Companies I would start if only I had the time, #2 in a series. (Previously, FuelBand for alpha waves.)
Instagram for webpages.
Hear me out:
Instagram has proven there is a mass appetite for creativity and personal expression. Look at the popular photos on Instagram: girls, pets, and sunsets; well-shot and quirky. Facebook, by comparison, is a desert -- a gridded Excel spreadsheet of relationship changes and status updates. When at last they added the possibility of creativity - of beauty and of ugliness - in the shape of Facebook Timeline banners, people leapt at it.
(Note: I'm obsessed with Instagram. I think it's brilliant. A demonstration that people in a social group when left together and given the right tools develop deep skills and a rich culture.)
The mass creativity is what I really miss about MySpace. Check out Ze Frank talking about MySpace in 2006: sure the ugly pages were a joke, but ugliness was also a sign of a huge amount of experimentation, of personal expression, of wit and one-upmanship, of tribes and remixing. Culture in action!
The granddaddy of mass creative expression online was GeoCities, started in 1994 and now dead but archived. A giant metropolis of people speaking in HTML - the bricks and cement of the Web - learning from one-another, improving their skills to speak better -- having conversations by creating and sharing. GeoCities is the roots of present-day maker culture. And it was enabled by the very thing that makers are right now injecting into the manufacturing world with open source hardware: view source. View source! See how any webpage is constructed, then copy-and-paste parts of HTML and use it yourself! What a great way to learn.
There's no "view source" on the iPad.
That smells like a gap in the market.
Productizing "view source"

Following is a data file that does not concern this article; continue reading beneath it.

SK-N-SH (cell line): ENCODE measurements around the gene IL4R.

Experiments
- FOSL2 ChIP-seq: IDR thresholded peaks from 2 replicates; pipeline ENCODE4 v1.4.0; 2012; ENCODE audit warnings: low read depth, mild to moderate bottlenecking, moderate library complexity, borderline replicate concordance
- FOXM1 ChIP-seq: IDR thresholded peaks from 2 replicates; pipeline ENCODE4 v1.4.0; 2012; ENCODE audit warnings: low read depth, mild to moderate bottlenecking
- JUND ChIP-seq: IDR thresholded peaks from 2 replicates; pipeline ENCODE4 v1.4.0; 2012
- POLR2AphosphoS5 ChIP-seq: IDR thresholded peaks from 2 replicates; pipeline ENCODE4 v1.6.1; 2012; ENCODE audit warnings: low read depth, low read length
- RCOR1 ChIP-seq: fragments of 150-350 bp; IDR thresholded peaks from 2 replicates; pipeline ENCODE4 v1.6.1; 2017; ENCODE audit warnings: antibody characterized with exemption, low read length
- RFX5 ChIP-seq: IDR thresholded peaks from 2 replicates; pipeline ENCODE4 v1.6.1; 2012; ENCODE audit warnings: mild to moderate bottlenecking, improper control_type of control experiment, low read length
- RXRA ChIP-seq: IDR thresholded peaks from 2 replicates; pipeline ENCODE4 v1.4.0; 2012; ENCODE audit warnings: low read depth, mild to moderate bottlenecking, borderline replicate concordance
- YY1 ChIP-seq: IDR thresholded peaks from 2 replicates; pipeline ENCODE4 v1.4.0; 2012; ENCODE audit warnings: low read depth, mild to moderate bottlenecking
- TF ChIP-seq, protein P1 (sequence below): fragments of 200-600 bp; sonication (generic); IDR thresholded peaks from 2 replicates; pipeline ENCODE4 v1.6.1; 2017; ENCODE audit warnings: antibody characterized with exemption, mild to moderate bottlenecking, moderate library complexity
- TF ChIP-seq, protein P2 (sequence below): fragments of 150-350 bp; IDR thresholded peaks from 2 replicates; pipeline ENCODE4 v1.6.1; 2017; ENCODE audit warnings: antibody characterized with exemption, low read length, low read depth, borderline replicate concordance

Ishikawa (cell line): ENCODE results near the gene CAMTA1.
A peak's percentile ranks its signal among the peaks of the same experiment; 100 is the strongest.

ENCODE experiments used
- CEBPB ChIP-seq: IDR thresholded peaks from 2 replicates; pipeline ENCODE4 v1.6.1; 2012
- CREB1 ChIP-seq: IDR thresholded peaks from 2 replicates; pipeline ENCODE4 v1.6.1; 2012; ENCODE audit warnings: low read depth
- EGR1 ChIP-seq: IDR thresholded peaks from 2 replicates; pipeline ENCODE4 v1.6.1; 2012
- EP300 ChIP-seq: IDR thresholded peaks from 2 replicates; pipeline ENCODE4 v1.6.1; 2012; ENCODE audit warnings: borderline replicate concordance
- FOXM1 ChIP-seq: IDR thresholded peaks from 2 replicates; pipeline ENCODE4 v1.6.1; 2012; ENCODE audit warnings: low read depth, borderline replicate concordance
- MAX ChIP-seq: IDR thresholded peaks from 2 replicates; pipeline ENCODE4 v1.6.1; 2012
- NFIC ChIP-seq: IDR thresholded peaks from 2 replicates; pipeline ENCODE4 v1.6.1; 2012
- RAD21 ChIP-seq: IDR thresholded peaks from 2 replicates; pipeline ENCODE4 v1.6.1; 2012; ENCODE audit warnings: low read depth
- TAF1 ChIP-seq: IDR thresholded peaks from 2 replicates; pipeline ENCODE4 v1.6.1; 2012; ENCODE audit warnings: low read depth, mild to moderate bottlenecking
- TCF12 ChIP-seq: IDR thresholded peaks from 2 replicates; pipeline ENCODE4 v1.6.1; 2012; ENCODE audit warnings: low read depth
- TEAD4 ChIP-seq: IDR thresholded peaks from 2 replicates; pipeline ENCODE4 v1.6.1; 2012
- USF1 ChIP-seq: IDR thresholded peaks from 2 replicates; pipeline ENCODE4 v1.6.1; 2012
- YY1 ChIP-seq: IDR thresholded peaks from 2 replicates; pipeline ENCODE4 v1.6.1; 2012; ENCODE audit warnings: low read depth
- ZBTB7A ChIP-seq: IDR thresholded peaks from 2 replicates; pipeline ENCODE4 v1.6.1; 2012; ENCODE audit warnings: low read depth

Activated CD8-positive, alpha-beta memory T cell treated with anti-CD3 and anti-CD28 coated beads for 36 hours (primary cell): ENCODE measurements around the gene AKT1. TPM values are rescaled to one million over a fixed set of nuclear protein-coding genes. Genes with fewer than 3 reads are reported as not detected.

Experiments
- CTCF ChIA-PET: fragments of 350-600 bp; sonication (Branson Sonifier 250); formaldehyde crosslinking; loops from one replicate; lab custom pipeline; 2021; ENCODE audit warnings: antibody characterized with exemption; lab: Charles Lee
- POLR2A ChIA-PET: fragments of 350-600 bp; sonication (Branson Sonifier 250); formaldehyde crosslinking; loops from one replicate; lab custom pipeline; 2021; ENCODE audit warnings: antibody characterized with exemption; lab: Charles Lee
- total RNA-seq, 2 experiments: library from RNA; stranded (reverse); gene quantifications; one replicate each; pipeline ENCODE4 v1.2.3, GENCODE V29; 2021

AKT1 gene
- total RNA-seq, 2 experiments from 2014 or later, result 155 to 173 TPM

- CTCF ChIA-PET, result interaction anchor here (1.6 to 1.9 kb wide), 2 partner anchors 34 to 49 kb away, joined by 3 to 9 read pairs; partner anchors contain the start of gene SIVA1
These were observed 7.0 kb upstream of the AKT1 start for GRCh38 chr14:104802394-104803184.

We'll start with an Instagram clone for the iPhone and iPad. Instead of photos, users would share webpages written in the app itself. There's view source, of course.
What we'll do...
Pages would be a fixed width and height, and there would be a file-size limit.
We'll also have a few features to invite expression:
There's Facebook integration for sharing. The hope is that people make little webpages with poems or aphorisms in place of writing status updates, and share those each day instead.
While I was writing this, Panic launched Coda 2, their code, HTML and CSS editor. It's remarkable for its UI -- do watch the tour, and look out for the smart styling menus: it doesn't just help you type the syntax to specify a colour, it presents you with a colour picker. So yeah, we'd try and license some of the Coda technology.
Instagram for webpages
We'll know we're doing it right when half of the pages are ugly.
Money: Initially we'll find revenue from brands because people follow the brands they like.
The long-term plan is that this service invents, popularises and owns a new media type, in the same way that Twitter "owns" 140 character updates and Instagram "owns" square photos. You end up with a generation of people highly literate in HTML authorship and this new media type, and they associate this literacy - this superpower - with this particular service.
A year down the road we'll add form inputs, a super simple programming language for back-end processing only (not mixed with the HTML), and a custom micropayments widget. This is possible because it's a controlled viewing/authoring system. Bingo, we have an economy. I'm sure we can think of something to do with that.
A weblog by Matt Webb.